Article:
Customer:  A business role of an entity that is involved in the
      definition and/or consumption of services, and the possible
      negotiation of a contract to use services from a Provider.

   DC:  Data Center

   Data Model:  A representation of concepts of interest to an
      environment in a form that is dependent on data repository, data
      definition language, query language, implementation language, and
      protocol (typically one or more of these )

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   Event:  An important occurrence in time of a change in the system
      being managed, and/or in the environment of the system being
      managed.  Examples of an I2NSF Event include time and user actions
      (e.g. logon, logoff, and actions that violate an ACL).  An Event,
      when used in the context of a Policy Rule, is used to determine
      whether the condition clause of an imperative Policy Rule can be
      evaluated or not [I-D.strassner-supa-generic-policy-info-model].

   ECA:  Event - Condition - Action policy (a type of Policy Rule).

   Firewall (FW):  A function that restricts data communication traffic
      to and from one of the connected networks (the one said to be
      'inside' the firewall), and thus protects that network's system
      resources against threats from the other network (the one that
      is said to be 'outside' the firewall) [RFC4949].

   Flow-based NSF:  A NSF that inspects network flows according to a
      set of policies intended for enforcing security properties.  Flow-
      based security also means that packets are inspected in the order
      they are received, and without modification to the packet due to
      the inspection process.

   I2NSF Action:  An I2NSF Action is a special type of Action that is
      used to control and monitor aspects of flow-based Network Security
      Functions.  Examples of I2NSF Actions include providing intrusion
      detection and/or protection, web and flow filtering, and deep
      packet inspection for packets and flows.  An I2NSF Action, when
      used in the context of a I2NSF Policy Rule, may be executed when
      both the event and the condition clauses of its owning I2NSF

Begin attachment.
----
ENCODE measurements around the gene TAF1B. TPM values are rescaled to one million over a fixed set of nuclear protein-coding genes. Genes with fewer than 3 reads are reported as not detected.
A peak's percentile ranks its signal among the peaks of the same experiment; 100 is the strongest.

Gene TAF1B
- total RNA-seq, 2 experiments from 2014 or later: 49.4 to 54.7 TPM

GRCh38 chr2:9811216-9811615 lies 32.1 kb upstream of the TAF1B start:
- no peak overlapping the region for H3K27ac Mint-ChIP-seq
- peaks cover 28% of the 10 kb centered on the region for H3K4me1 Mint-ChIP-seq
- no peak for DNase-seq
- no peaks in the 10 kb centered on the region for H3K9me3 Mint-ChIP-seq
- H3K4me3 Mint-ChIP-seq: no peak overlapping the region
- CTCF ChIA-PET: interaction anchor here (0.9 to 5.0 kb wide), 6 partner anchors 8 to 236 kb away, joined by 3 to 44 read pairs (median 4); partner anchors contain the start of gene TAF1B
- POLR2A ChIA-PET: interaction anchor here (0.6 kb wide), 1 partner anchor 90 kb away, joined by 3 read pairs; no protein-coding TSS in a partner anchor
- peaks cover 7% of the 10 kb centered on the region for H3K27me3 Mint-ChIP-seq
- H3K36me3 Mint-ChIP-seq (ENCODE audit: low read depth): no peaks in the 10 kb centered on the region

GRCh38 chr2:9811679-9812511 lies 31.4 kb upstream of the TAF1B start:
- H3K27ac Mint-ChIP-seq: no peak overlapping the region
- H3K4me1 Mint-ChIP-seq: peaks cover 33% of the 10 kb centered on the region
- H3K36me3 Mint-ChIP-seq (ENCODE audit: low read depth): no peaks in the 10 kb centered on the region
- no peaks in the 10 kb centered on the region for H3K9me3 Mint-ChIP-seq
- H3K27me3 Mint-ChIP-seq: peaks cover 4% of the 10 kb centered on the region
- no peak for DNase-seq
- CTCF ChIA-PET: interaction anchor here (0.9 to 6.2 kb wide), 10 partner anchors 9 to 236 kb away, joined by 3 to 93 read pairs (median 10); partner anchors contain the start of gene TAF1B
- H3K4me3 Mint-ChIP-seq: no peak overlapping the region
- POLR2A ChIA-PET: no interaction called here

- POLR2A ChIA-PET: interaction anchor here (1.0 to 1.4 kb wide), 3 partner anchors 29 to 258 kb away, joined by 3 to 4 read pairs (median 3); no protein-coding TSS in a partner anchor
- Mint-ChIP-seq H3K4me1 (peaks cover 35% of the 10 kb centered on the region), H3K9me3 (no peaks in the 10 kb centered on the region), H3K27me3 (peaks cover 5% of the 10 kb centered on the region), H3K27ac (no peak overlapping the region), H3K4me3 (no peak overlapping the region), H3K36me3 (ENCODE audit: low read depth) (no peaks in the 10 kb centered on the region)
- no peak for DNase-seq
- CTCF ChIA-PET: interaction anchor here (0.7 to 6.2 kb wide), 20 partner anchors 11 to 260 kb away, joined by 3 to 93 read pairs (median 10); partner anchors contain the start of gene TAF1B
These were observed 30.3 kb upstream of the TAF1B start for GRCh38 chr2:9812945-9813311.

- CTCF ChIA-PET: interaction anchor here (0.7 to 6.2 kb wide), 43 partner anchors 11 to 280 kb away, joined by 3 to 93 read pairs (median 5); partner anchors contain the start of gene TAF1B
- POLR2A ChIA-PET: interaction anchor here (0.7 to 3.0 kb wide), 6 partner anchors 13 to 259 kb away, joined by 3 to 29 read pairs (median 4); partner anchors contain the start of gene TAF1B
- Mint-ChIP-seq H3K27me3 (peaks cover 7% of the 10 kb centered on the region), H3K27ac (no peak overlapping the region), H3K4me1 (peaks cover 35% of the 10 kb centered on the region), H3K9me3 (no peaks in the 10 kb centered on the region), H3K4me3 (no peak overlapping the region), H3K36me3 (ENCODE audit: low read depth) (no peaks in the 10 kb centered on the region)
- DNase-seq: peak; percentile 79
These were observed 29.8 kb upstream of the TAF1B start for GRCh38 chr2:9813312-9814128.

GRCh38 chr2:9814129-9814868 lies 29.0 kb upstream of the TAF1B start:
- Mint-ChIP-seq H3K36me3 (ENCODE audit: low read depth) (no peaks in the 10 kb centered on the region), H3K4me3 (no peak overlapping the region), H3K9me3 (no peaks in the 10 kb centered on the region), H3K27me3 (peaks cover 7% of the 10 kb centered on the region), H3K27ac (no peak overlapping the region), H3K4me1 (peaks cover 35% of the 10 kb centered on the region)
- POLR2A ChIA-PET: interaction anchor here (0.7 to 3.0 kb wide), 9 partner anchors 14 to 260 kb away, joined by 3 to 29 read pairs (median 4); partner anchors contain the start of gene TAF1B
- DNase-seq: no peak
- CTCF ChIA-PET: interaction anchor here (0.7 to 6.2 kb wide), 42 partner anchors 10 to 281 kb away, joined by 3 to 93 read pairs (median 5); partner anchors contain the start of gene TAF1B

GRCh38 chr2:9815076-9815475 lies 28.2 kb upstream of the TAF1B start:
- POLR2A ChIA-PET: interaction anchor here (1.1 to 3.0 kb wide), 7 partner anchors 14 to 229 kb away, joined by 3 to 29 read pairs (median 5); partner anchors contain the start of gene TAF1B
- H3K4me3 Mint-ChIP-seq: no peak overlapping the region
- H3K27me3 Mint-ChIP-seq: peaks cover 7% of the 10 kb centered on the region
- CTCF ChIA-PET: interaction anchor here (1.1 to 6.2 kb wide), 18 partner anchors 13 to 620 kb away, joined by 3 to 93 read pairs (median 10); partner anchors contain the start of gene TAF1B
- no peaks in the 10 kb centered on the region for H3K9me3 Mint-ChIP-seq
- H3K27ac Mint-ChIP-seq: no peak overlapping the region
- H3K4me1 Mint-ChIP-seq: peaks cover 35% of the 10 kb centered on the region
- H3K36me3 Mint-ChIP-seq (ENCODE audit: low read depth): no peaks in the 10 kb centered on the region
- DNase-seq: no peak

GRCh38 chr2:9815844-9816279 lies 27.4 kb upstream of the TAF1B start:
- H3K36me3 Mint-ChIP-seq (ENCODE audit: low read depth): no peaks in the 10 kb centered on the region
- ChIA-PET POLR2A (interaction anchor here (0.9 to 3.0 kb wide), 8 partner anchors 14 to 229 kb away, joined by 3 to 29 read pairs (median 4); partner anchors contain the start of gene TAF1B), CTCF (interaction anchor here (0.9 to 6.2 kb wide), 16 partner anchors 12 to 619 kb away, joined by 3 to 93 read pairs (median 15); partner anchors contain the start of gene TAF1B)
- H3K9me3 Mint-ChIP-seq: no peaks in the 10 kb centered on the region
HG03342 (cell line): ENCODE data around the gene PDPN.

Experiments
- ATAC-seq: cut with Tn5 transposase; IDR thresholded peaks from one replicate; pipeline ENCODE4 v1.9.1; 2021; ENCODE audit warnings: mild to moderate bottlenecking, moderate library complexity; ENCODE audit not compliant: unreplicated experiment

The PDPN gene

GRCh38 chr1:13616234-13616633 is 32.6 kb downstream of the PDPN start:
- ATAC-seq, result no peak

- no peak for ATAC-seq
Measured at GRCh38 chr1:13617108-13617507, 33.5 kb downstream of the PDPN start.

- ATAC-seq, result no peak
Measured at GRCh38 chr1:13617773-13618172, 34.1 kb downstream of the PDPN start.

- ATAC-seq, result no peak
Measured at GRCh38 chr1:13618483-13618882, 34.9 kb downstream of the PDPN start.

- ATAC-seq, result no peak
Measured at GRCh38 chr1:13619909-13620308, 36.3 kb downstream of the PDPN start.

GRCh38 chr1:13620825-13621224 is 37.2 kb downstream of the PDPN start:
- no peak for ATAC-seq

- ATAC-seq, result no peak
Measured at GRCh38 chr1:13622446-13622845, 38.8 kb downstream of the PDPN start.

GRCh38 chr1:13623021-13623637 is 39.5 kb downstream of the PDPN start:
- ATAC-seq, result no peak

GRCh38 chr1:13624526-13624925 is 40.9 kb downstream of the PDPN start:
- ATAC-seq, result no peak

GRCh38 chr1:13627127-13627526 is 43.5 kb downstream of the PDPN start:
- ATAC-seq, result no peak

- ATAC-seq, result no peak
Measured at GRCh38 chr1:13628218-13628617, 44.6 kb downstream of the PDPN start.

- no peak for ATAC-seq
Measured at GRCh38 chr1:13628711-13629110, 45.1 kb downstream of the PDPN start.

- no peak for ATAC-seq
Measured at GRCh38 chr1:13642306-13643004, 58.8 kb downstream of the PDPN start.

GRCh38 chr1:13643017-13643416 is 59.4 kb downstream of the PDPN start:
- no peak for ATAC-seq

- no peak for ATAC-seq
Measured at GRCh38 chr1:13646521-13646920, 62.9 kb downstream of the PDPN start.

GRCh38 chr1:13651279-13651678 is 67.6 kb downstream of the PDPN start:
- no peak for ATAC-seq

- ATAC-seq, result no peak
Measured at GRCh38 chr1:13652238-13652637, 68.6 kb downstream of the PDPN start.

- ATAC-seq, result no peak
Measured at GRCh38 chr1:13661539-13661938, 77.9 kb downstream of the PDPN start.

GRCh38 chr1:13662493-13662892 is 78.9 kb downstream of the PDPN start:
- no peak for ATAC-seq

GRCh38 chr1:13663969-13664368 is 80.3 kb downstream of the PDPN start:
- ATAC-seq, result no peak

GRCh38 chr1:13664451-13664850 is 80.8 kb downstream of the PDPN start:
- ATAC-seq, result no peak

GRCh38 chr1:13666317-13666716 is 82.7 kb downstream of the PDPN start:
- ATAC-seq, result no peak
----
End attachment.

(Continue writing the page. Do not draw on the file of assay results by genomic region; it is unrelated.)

Policy Rule evaluate to true.  The execution of this action may be
      influenced by applicable metadata

   I2NSF Agent:  A software component in a device that implements an
      NSF.  It receives provisioning information and requests for
      operational data (e.g., monitoring data) from an I2NSF client.  It
      is also responsible for enforcing the policies that it receives
      from an I2NSF client.

   I2NSF Capability:  A set of features that are available from an NSF

   I2NSF client:  A software component that uses the I2NSF framework
      to read, write, and/or change provisioning and operational aspects
      of the NSFs that it attaches to.

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   I2NSF Management System:  I2NSF clients operate within a network
      management system, which serves as a collection and distribution
      point for I2NSF security provisioning and filters data.

   I2NSF Policy:  A set of rules that are used to manage and control
      the changing or maintaining of the state of an NSF instance.

   I2NSF Policy Rule:  A policy rule that is adapted for I2NSF usage.
      The I2NSF Policy Rule is assumed to be in ECA form (i.e., an
      imperative structure).  Other types of programming paradigms
      (e.g., declarative and functional) are currently out of scope.
      An example of an I2NSF Policy Rule is, in pseudo-code:

         IF <event-clause> is TRUE

            IF <condition-clause> is TRUE

               THEN execute <action-clause>



      In the above example, the Event, Condition, and Action portions of
      a Policy Rule are all **Boolean Clauses**.

   I2NSF Registry:  A registry that contains I2NSF capability